Hong Kong’s 1,400 female inmates could face compulsory haircuts in the wake of last week’s top court ruling that forcing male prisoners to wear their hair short amounted to sex-based discrimination, the Post has learned.
The idea, one of a number of options being studied by the Correctional Services Department (CSD), has sparked strong reactions from women prisoners, while authorities are understood to have prepared for “possible riots” behind bars and more legal challenges if new hair rules are put in place.
Some of the women broke into tears when told about the possible arrangement, a prison insider said, as staff began approaching female inmates to measure their hair length to study how the new policy would affect them.
“We haven’t made a decision on whether they need to cut their hair or how short they need to wear it. But some already cried severely, asking us why they needed to sacrifice their hair because of one man,” the source said, adding the idea was aimed at drawing an equal line between female and male inmates.
The mooted shearing came as five justices of the Court of Final Appeal last Friday sided unanimously with Leung Kwok-hung, nicknamed “Long Hair” for his trademark look, against the CSD.
The former opposition lawmaker’s signature locks were sheared during his brief incarceration in 2014. While women inmates can keep their hair, all male prisoners are required to cut it “sufficiently close for the purposes of health and cleanliness”.
The court gave both Leung and the CSD just over a month to submit their responses on how to frame the policy change now mandated by the ruling.
The Post was told that the department had applied for a suspension order.
Hong Kong had an average prison population of 6,841 over the first nine months of this year, with about 19 per cent female.
Richard Tsoi Yiu-chong of the Society for Community Organisation, which campaigns for prisoners’ rights, said the idea was unreasonable as the court had already cast doubts on the connection between hair style and custodial discipline. He also warned the move could violate the Bill of Rights Ordinance.
“You cannot cut everyone’s hair in the name of gender equality. It is unreasonable,” Tsoi said. “You might avoid gender discrimination but you now touch on human rights. There are special reasons for people to wear long hair, such as religious, habitus or special needs, instead of just personal preference.”
Tsoi quoted the ordinance, which says all persons deprived of their liberty should be treated with humanity and respect. He said the best solution was to let the inmates choose whether they wanted a haircut.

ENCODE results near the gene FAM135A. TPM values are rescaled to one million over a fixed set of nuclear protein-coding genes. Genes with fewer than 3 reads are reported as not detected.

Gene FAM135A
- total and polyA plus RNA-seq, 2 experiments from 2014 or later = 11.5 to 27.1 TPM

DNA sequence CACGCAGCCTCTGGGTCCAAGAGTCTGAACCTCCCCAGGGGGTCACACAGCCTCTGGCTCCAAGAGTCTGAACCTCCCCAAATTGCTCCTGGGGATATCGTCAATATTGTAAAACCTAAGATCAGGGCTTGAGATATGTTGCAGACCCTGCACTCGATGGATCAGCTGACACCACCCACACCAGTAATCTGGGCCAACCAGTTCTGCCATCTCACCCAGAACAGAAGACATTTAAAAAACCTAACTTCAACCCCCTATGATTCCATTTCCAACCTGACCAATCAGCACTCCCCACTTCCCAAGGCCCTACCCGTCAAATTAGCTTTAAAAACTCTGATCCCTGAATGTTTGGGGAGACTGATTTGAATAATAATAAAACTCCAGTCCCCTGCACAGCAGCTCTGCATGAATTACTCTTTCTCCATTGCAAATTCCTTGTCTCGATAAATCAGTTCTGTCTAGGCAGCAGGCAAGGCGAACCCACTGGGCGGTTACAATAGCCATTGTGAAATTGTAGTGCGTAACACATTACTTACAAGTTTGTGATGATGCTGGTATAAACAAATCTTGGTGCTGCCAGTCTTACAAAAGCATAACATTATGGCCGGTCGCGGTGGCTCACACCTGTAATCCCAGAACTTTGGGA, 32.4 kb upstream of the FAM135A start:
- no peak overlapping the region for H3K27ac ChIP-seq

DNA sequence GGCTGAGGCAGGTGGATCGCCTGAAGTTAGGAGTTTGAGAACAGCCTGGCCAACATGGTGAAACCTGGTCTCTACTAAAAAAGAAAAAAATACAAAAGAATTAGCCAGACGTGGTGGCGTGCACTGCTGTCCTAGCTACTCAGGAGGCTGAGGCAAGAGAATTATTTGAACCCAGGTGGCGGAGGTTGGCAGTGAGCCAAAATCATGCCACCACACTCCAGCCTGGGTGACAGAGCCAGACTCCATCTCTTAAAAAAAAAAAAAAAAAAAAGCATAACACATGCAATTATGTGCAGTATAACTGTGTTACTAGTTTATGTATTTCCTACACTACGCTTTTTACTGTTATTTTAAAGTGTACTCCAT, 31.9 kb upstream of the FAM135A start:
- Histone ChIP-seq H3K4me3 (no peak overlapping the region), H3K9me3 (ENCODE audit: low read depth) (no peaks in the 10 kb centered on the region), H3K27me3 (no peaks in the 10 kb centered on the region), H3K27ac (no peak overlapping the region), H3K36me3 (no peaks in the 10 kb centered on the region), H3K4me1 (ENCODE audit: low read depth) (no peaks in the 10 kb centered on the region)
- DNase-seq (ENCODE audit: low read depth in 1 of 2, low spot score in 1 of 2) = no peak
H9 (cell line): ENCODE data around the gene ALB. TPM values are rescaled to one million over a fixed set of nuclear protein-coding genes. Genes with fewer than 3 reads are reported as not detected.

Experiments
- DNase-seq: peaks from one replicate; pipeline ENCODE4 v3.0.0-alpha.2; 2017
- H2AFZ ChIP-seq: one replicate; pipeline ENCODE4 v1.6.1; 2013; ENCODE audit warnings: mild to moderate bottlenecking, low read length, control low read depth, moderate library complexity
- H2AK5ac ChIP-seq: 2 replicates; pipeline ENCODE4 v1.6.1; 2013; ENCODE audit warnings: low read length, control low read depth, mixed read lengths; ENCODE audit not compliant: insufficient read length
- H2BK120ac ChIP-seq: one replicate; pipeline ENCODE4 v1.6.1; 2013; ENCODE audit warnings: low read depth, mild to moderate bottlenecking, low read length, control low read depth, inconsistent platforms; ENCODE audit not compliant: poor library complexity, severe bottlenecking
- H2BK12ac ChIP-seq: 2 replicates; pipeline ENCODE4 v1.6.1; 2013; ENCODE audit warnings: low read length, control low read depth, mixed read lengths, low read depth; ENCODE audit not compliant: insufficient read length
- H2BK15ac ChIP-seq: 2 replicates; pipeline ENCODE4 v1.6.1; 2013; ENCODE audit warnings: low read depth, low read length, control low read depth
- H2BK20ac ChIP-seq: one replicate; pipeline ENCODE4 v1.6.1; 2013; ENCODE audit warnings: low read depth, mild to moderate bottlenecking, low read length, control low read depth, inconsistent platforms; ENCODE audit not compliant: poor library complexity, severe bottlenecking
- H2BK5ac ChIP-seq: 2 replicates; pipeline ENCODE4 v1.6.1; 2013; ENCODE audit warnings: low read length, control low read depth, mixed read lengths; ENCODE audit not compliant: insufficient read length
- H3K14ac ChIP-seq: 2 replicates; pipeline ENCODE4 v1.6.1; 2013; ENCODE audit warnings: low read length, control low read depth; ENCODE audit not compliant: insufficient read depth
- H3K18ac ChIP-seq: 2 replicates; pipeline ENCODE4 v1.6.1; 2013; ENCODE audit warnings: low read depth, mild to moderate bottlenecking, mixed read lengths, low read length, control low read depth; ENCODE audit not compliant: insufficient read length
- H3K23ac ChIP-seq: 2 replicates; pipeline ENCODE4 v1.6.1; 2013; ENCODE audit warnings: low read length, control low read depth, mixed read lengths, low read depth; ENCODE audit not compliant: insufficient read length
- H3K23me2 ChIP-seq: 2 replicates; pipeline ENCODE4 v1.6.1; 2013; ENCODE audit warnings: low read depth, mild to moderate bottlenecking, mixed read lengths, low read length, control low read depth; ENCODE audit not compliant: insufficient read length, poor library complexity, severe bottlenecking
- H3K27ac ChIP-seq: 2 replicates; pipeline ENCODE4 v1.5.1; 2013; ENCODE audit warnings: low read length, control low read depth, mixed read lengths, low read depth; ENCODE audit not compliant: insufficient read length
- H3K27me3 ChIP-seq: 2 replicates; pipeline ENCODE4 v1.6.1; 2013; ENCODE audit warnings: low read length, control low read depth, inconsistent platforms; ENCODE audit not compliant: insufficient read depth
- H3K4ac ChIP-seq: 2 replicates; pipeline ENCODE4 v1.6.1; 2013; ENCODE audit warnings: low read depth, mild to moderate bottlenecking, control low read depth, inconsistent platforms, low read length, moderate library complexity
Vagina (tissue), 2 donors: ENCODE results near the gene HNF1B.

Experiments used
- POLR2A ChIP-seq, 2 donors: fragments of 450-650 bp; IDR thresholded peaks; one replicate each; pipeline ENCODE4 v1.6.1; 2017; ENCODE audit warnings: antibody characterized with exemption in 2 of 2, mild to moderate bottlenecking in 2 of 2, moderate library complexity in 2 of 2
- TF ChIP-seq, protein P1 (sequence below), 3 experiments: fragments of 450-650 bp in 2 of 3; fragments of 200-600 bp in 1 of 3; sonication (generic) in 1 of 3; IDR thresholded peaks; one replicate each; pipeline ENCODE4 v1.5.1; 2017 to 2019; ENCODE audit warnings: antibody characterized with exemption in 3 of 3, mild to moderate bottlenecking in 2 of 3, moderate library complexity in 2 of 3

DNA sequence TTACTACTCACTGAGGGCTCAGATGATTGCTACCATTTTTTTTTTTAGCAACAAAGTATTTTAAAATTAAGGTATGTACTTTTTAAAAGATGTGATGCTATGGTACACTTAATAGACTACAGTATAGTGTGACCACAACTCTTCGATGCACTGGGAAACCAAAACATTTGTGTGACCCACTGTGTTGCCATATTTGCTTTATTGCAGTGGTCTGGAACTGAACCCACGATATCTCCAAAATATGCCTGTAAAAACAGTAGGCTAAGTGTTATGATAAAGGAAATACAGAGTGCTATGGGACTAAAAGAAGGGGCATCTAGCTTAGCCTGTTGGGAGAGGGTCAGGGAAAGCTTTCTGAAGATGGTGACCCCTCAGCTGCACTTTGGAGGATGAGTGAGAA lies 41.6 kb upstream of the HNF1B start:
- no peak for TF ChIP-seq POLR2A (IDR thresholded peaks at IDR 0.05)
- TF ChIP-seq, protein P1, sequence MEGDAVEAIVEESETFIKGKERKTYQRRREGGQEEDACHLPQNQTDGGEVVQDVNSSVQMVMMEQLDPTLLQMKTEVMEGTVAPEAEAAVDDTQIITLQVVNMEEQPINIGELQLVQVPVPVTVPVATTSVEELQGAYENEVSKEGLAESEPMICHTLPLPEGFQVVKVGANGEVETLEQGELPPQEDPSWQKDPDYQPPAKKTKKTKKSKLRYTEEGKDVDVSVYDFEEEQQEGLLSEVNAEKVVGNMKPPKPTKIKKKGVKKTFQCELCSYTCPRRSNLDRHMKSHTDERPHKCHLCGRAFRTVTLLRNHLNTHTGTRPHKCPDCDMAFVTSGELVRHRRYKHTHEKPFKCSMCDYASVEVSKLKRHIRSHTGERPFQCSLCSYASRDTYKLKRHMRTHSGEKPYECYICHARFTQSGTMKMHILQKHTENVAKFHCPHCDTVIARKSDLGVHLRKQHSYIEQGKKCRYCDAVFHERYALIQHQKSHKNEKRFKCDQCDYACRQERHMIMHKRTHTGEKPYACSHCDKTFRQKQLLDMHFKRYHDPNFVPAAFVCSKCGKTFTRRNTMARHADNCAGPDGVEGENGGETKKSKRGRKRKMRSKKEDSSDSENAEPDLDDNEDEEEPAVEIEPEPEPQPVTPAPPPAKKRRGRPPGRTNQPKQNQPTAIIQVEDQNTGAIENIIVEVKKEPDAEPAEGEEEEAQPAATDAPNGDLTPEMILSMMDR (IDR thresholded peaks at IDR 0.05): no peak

The insider said the authorities would prepare for “possible riots” behind bars and a wave of judicial reviews, as forced hairstyle changes could affect women emotionally, while some foreign inmates could take it as racial discrimination.
“We are caught in the middle of this one. The senior management is trying to find a balanced way out. But every solution could be subject to legal challenge,” the source continued.
In the Legislative Council on Tuesday, Secretary of Security John Lee Ka-chiu was asked by lawmakers how authorities would follow up the top court’s ruling. Lee said the CSD would look into how the ruling affected its daily operations and take the policies of overseas prisons as a reference point.
The insider said the court judgment had been a blow to staff morale, as prison guards have to search every inmate at least three times a day out of security concerns, and long hair could give inmates’ the ability to hide forbidden items, such as razors.
She also cited a 2018 case in the US state of Georgia, where an inmate who had previously killed two prison guards during an escape was later forced to shave his head after a home-made handcuff key was found stashed in his hair.
Last Friday, Chief Justice Geoffrey Ma Tao-li, who took the leading role to write the judgment endorsed by his four colleagues, rejected the CSD’s assertion that hair length was tied closely to custodial discipline.
“It is not readily apparent, and no explanation was provided by the [commissioner of correctional services], as to why this had any reasonable connection with custodial discipline,” he wrote.
Ma noted that the CSD, which argued it was only imposing a social norm, had failed to explain the basis of its claim that men always had shorter hair, an assumption he said gave rise to stereotyping.